It’s becoming more and more common for people to come to my clinic having been diagnosed as pre-diabetic and told to manage their blood sugars or face medication to control blood sugar. Let’s look at what actually happens in the body and how you can take control of this and help yourself naturally with your diet.
How do high blood sugars happen!?
Our diets contain all types of nutrients, depending on what we eat.
When we break down carbohydrates (bread, potatoes, pasta, rice, biscuits, pastries) they turn to sugar or glucose. Our diets can also be high in added simple sugars – juices, fizzy drinks, sweets.
Our bodies have to regulate or control the amount of sugar in the blood so it can be used if we need energy, or else excess glucose gets stored in the liver as glycogen or, with the help of insulin, sugars can be converted into fatty acids, circulated to other parts of the body and stored as fat. This is why many people who have blood sugar issues are over weight or may have been told they are on their way to having a ‘fatty liver’.
How is blood sugar controlled in the body?
The pancreas is an organ in our bodies that sits behind the stomach. It has a few jobs in our body; an exocrine function that helps in digestion and an endocrine function that regulates blood sugar.
The pancreas produces insulin, a naturally occurring hormone that helps your body use sugar for energy; it moves glucose from your blood into cells all over your body. Think of insulin as the ‘key’ that opens the ‘doors’ of the cells in your body (see pic). Once insulin opens your cell doors, glucose can leave your bloodstream and move into your cells where you use it for energy. Without enough insulin, glucose can’t get into your cells and instead builds up in your blood. Leading to hyperglycemia (high blood sugar)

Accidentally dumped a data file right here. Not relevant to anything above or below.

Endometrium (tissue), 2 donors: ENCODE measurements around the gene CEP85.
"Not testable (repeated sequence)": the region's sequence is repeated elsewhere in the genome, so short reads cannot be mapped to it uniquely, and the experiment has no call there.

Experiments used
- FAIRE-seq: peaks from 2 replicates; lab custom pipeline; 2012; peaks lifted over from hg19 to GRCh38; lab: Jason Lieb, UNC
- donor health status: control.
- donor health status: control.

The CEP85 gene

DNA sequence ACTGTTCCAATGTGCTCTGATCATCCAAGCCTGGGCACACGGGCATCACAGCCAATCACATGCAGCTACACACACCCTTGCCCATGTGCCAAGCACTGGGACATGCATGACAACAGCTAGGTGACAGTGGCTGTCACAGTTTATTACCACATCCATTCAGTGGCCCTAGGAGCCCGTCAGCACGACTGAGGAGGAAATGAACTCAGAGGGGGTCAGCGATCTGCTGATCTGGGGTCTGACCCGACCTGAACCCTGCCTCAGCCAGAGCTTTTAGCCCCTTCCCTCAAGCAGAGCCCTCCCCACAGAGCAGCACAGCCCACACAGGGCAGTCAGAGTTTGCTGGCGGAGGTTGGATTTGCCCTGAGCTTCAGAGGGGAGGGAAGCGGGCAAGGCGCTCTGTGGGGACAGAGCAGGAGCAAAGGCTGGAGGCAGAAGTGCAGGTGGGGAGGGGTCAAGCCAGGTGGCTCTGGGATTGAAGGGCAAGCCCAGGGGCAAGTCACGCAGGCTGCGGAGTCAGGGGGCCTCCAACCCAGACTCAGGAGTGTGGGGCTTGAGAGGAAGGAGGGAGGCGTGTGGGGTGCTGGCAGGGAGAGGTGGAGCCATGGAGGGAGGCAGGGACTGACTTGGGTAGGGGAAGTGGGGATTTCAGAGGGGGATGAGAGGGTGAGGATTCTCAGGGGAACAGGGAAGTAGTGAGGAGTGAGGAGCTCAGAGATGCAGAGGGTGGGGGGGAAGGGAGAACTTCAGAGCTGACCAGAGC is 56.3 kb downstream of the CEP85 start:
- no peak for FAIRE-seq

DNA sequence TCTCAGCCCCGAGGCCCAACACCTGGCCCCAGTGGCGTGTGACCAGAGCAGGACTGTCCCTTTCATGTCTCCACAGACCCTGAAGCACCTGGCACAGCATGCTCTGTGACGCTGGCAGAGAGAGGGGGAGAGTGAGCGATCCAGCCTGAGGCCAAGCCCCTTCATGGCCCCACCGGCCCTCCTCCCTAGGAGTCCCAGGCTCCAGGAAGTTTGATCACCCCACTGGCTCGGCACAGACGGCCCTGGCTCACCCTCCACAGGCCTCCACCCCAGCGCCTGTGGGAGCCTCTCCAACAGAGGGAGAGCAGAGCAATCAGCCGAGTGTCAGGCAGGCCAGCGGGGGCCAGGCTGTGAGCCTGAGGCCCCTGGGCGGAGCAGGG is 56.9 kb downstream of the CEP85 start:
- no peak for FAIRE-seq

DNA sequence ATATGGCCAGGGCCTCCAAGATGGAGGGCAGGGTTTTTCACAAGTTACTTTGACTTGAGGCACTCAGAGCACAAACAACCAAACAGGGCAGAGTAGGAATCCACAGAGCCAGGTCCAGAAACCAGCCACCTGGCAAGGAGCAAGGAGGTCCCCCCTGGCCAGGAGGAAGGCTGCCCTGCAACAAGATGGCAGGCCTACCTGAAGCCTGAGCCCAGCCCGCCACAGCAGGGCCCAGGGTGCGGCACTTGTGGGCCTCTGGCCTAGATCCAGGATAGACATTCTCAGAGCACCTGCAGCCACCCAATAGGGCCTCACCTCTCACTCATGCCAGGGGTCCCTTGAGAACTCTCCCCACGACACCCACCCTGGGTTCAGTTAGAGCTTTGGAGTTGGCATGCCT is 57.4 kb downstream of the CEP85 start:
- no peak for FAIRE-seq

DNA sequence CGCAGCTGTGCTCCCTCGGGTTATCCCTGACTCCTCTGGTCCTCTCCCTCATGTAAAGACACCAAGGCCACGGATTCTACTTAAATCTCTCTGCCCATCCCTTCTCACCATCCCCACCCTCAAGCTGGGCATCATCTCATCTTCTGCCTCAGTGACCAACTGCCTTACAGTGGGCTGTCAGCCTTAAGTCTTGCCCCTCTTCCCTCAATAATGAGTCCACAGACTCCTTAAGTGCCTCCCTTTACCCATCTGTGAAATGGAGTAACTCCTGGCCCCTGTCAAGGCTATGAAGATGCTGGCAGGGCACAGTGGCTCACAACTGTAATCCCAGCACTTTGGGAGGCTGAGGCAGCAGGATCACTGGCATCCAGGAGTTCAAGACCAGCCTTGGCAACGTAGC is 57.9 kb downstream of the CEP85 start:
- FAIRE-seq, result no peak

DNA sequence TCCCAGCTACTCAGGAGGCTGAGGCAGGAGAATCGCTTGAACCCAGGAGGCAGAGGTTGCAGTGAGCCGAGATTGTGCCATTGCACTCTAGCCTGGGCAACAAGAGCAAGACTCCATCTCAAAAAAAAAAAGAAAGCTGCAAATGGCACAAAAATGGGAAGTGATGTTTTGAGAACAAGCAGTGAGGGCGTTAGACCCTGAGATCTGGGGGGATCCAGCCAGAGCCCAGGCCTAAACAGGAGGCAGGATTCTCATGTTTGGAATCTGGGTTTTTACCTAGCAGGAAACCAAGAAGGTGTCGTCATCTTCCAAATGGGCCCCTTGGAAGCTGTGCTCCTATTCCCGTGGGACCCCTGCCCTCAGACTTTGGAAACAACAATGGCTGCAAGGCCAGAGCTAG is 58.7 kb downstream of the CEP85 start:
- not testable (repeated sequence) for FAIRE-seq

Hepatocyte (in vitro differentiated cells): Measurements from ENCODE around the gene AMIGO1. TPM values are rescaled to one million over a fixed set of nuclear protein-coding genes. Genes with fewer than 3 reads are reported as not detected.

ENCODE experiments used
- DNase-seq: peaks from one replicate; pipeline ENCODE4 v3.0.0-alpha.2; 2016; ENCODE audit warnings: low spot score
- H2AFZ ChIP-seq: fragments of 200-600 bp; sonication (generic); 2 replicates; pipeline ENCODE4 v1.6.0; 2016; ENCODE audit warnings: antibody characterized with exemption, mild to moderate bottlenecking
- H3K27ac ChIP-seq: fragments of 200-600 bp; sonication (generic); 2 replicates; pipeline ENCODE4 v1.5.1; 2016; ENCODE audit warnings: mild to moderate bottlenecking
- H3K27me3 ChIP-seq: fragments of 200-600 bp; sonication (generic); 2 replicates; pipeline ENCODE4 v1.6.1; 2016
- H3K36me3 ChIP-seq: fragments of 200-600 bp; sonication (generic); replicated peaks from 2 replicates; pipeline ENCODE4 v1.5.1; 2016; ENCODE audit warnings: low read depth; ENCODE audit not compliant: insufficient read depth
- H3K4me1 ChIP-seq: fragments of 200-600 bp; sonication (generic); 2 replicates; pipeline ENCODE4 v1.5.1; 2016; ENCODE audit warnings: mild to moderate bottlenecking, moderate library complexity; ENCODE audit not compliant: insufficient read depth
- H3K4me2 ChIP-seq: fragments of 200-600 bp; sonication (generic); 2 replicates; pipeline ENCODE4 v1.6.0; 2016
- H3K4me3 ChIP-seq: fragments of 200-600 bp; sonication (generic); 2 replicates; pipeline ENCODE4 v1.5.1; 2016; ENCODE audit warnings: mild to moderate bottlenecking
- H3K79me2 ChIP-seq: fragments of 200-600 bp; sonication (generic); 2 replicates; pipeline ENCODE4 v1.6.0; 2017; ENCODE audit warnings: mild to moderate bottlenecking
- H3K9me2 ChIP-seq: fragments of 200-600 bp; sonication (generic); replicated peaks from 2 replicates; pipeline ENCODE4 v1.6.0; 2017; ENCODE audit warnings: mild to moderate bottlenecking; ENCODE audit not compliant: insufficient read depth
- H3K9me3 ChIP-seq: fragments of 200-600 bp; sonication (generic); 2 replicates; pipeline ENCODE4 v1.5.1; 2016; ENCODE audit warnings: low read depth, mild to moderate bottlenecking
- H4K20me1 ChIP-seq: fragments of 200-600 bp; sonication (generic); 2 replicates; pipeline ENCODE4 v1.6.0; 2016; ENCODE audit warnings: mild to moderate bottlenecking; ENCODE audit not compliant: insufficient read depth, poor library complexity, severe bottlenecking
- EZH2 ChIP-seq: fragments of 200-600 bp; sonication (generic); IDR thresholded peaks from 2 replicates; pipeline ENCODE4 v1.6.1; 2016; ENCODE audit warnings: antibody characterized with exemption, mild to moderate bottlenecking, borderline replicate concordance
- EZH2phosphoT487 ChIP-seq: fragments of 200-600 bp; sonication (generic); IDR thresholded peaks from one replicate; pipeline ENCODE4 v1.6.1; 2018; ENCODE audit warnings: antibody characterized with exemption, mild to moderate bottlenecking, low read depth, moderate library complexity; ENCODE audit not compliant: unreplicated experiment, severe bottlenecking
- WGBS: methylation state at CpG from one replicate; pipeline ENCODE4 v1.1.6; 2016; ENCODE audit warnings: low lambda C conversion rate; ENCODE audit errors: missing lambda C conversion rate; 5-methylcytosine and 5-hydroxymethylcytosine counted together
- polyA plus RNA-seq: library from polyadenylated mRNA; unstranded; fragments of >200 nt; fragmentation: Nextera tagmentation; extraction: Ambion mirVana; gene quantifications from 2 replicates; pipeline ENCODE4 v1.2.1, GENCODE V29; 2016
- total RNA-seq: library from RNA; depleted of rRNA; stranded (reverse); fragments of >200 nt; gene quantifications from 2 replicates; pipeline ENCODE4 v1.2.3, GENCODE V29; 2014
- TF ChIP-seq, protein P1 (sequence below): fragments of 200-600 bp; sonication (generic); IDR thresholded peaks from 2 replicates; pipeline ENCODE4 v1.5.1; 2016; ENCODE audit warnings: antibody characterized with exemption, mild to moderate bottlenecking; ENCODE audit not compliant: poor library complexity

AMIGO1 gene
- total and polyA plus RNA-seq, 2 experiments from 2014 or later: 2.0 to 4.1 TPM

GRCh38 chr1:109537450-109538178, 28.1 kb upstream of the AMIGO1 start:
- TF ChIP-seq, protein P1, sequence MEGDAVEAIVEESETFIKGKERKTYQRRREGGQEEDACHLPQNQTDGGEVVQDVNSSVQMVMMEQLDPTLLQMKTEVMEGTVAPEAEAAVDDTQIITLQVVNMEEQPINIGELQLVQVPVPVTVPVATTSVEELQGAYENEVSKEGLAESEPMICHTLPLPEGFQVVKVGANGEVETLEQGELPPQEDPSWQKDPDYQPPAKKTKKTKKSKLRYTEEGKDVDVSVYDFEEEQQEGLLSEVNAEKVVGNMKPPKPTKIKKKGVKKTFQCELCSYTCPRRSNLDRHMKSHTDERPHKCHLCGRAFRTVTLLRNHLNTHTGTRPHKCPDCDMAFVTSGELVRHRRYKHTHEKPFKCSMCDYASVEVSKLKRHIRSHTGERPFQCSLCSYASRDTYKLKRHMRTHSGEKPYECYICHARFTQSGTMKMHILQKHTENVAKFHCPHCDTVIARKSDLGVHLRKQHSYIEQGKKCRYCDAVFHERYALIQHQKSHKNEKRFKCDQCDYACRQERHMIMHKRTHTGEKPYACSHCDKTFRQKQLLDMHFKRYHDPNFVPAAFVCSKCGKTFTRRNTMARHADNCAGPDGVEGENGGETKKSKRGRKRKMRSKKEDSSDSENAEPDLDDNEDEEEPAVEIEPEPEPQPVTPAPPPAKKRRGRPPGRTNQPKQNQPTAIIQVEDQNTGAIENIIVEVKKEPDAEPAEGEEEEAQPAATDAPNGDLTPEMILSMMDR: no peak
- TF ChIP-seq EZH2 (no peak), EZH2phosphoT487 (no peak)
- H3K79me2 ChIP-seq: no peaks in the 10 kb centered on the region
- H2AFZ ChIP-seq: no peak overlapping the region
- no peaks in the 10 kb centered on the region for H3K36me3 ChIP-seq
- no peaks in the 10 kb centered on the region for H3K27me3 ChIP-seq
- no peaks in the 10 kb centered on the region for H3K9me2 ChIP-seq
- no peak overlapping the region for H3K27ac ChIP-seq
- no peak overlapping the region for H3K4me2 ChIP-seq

Exercise lets the body sweat out extra water. This causes water weight to drop immediately after exercise. A workout also stimulates blood flow and improves circulation, which can reduce fluid buildup throughout the body, especially in the legs and feet. Exercise reduces water weight even more by burning through glycogen energy stores. Again, replacing lost fluids is vital after any physical activity to avoid dehydration, so water water water!
If our system becomes unable to regulate the sugar intake in our bodies, we may become insulin resistant….